In it, Connor described how the brain compresses data in much the same way JPEG compression reduces the size of photographs: while our eyes deliver megapixel images, our brain prefers smaller sizes and concentrates on storing only the key bits of information it needs to recall things correctly in the future. Connor dubbed the results '.brain files', and said in a statement that "for now, at least, the '.brain' format seems to be the best compression algorithm around."
The more we learn about the brain and its systems, the more complicated it appears. In December, Duke University researcher Tobias Egner found evidence that the brain's visual circuits edit what we see before we actually see it, in a model called predictive coding.
Predictive coding reverses our view - no pun intended - of how our visual circuits work. Whereas previously it was believed that our brains processed the entire image with increasing levels of detail, sending data up a 'neuron ladder' until the entire image had been recognised, predictive coding suggests that our brains first take a guess at what they expect to see, then the neurons work out what's different from that guess.
The predictive coding research demonstrates one of the problems with mimicking the human brain: we're not entirely sure what it is we're mimicking, and the more we find out the harder the task becomes.
Thore Graepel is a principal researcher with Microsoft Research in Cambridge, where he specialises in machine learning and probabilistic modelling. "I don't think people are even entirely sure what the computational power of the brain actually is," he told us.
"If we take the standard numbers like 100 billion neurons in the brain, with 1,000 trillion connections between them, then of course if you just transfer that to bits at a certain resolution then you get some numbers - but the differences between the architectures of the systems are so great that it's really hard to compare. In some senses we're competing with five million years of development."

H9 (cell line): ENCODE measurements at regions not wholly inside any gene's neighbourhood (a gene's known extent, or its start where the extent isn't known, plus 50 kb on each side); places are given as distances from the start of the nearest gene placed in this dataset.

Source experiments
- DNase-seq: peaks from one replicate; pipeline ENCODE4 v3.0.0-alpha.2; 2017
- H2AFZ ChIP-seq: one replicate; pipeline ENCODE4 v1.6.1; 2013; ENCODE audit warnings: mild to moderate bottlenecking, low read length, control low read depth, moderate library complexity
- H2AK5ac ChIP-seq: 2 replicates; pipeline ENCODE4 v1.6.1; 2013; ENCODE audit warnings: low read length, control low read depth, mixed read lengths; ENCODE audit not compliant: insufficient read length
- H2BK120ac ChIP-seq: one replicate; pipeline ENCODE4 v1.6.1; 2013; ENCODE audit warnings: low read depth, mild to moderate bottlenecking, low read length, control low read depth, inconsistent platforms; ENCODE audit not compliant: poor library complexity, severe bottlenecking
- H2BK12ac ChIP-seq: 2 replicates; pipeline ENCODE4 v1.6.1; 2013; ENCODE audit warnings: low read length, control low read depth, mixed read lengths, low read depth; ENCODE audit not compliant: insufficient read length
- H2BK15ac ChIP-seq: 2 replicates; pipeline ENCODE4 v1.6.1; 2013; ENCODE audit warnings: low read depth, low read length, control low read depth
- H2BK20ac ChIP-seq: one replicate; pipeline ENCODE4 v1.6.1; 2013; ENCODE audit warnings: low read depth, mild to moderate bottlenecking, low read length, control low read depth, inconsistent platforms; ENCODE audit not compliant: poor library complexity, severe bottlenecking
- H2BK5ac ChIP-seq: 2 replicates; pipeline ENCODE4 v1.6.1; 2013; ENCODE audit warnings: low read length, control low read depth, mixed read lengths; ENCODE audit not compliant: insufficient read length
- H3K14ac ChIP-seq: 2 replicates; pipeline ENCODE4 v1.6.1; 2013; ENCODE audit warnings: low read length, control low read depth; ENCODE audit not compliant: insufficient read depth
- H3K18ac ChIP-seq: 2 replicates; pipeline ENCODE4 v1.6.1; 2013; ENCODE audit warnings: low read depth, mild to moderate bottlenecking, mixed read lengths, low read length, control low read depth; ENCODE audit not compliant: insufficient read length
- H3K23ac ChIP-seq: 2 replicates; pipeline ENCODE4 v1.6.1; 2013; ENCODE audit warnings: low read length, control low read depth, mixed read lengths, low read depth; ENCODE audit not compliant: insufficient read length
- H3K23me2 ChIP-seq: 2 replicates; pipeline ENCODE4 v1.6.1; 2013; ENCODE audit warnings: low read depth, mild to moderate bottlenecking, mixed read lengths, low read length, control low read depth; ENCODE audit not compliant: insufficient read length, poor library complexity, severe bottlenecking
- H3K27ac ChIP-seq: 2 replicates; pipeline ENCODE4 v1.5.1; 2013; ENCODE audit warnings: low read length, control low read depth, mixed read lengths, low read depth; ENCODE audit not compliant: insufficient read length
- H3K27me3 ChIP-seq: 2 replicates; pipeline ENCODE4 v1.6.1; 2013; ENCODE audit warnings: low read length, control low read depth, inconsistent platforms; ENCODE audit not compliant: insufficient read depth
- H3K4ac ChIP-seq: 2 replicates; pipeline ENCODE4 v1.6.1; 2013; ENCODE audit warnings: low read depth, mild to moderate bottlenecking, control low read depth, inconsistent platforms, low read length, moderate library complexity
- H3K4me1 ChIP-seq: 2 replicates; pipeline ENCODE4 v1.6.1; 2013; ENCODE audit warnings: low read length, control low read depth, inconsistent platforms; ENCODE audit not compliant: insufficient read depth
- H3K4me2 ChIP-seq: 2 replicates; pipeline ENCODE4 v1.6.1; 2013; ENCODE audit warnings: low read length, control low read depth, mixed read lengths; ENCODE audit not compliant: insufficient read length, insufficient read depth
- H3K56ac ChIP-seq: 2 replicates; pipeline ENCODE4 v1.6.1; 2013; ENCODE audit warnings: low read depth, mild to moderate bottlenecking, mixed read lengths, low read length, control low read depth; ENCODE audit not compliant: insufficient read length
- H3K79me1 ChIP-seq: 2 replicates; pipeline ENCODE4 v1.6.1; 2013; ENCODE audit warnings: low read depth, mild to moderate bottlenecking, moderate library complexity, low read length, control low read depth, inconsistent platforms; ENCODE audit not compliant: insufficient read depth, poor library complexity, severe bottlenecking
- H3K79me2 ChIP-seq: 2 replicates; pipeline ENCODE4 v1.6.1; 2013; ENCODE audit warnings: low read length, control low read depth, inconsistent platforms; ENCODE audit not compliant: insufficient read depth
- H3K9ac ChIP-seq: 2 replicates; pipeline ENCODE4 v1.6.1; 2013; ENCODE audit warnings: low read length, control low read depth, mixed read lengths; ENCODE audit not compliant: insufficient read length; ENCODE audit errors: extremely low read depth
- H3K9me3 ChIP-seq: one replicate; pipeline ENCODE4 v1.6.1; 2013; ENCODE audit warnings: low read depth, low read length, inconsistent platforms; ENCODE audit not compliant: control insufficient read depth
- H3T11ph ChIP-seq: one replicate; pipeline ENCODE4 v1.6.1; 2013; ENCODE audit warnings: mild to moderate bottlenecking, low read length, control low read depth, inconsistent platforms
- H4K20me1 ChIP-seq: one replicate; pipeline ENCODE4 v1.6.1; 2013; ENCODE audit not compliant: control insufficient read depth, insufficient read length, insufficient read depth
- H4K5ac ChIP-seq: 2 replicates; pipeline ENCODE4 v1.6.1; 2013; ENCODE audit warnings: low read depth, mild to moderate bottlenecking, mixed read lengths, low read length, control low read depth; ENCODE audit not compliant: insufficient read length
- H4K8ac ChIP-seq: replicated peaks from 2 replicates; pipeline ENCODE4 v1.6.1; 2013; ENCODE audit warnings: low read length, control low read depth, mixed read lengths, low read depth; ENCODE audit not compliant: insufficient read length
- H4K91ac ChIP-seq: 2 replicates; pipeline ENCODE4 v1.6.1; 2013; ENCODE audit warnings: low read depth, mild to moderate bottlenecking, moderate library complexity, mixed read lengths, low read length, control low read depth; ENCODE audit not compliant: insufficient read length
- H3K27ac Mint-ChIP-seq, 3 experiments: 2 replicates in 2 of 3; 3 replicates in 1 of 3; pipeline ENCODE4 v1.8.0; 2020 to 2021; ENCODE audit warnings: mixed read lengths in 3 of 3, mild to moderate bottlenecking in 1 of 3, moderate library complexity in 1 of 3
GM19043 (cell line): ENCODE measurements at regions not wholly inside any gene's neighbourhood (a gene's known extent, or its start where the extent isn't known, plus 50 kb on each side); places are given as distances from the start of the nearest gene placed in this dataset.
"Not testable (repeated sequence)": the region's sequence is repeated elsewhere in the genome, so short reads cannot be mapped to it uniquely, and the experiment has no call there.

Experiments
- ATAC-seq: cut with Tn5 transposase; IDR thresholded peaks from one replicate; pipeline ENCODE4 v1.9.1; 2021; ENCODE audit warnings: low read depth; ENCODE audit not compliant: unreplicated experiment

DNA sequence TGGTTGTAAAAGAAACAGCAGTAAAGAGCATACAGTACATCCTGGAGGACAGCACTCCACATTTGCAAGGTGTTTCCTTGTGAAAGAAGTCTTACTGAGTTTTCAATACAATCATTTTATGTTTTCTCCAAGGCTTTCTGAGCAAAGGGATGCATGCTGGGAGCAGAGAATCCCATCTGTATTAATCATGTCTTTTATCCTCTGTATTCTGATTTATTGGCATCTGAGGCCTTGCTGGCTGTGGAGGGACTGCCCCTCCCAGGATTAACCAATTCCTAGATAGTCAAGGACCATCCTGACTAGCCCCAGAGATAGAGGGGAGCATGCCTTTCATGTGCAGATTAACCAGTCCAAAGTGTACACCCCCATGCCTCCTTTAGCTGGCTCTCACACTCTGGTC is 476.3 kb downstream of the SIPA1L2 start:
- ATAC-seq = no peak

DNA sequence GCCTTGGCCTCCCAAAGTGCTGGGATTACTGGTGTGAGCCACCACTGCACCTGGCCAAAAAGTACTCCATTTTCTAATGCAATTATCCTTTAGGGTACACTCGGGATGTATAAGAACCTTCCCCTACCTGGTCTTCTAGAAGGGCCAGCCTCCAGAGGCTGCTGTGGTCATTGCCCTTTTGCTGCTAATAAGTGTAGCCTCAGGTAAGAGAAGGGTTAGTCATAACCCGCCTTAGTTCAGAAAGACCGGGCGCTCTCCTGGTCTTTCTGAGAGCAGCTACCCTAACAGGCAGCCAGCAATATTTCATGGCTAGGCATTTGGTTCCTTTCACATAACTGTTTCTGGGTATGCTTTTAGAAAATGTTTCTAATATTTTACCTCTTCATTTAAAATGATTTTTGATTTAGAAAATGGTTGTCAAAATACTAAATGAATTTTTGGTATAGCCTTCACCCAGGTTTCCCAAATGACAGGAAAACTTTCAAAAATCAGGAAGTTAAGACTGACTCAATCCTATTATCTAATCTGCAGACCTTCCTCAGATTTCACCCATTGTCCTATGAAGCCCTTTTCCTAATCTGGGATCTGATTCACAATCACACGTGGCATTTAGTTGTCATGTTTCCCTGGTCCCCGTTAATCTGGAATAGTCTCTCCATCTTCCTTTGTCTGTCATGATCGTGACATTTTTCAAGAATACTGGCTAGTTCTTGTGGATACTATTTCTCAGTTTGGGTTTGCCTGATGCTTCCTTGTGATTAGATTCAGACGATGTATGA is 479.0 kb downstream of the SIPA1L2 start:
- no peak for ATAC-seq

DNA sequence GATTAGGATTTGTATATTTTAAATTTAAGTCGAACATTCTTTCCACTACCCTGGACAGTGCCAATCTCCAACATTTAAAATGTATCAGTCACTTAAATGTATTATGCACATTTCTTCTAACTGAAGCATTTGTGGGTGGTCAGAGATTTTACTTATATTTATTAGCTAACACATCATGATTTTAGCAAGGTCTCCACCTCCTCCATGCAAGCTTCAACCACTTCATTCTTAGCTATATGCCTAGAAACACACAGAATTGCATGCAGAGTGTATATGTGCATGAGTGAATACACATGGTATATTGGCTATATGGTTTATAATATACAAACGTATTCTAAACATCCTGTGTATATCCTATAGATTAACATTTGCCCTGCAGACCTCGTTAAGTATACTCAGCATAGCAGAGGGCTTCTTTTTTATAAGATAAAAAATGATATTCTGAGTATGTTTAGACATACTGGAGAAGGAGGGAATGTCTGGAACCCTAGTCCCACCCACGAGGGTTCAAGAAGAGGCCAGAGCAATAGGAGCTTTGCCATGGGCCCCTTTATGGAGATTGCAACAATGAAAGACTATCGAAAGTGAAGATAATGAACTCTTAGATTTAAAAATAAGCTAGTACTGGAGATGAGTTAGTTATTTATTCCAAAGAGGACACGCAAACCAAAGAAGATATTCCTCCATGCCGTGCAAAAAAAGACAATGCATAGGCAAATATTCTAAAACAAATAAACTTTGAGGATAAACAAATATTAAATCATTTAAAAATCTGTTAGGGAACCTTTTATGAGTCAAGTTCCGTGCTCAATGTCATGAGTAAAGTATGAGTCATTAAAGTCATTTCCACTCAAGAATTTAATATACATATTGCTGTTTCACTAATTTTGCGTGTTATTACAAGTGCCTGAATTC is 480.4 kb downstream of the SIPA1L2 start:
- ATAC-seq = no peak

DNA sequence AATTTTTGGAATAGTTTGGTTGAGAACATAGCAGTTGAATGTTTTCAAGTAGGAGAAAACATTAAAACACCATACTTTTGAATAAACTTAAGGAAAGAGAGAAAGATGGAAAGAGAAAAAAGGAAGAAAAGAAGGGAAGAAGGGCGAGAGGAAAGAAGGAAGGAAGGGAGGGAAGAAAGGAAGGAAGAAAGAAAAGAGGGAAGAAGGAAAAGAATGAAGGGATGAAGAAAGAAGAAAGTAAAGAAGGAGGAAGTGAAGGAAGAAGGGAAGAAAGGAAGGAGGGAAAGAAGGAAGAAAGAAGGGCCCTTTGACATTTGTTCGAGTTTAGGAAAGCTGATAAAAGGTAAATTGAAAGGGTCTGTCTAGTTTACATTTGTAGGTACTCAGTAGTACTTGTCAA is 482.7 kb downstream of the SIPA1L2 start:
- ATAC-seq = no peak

Competing with millions of years of evolution is difficult and expensive. So why not cheat?
Imitation of life
When the Los Alamos National Lab unveiled its petaflop-scale supercomputer Roadrunner in 2008, there was much speculation about its ability to drive in rush-hour traffic - or at least its theoretical ability, as the 227-tonne machine was a bit big to stick in a hatchback. It turns out that just mimicking what we do in traffic requires petaflop-scale processing, which simply isn't portable enough given today's technology.
That doesn't mean computer-controlled cars don't exist yet, though. They do, and they've been bumping around a Californian air base. The DARPA Urban Challenge pitted 11 computer-controlled cars against one another. There were 89 entrants, but only 35 were accepted; of that 35, only 11 made it through a week of pre-race testing.
The 11 competitors were challenged to navigate a range of urban environments that included moving traffic. Six vehicles successfully navigated the course, and the winner was a Chevrolet Tahoe SUV from Carnegie Mellon University in association with General Motors.
The SUV, dubbed Boss, didn't have a petaflop-scale supercomputer, but it did have GPS, long and short range radar, and LIDAR optical range sensors. Those extra senses enabled it to achieve human-like performance without requiring a human-like brain.
There's another, even cheaper way to get human-style performance from a computer: use humans. That's exactly what Facebook did to build its enormous facial recognition database.
By its own account, Facebook's users add more than 100 million tags to Facebook photos every day. By relying on those tags and looking only at possible matches from a user's social circle, Facebook's automatic facial recognition system doesn't have much heavy lifting to do.
That said, facial recognition software is improving rapidly: in August, Carnegie Mellon University researcher Alessandro Acquisti demonstrated an iPhone app that can take your photo, analyse it with facial recognition software and display your name and other information.
In a few years, Acquisti predicts, "facial visual searches will become as common as today's text-based searches", with software scanning public photos like Facebook profile pictures and using them to identify individuals in crowds.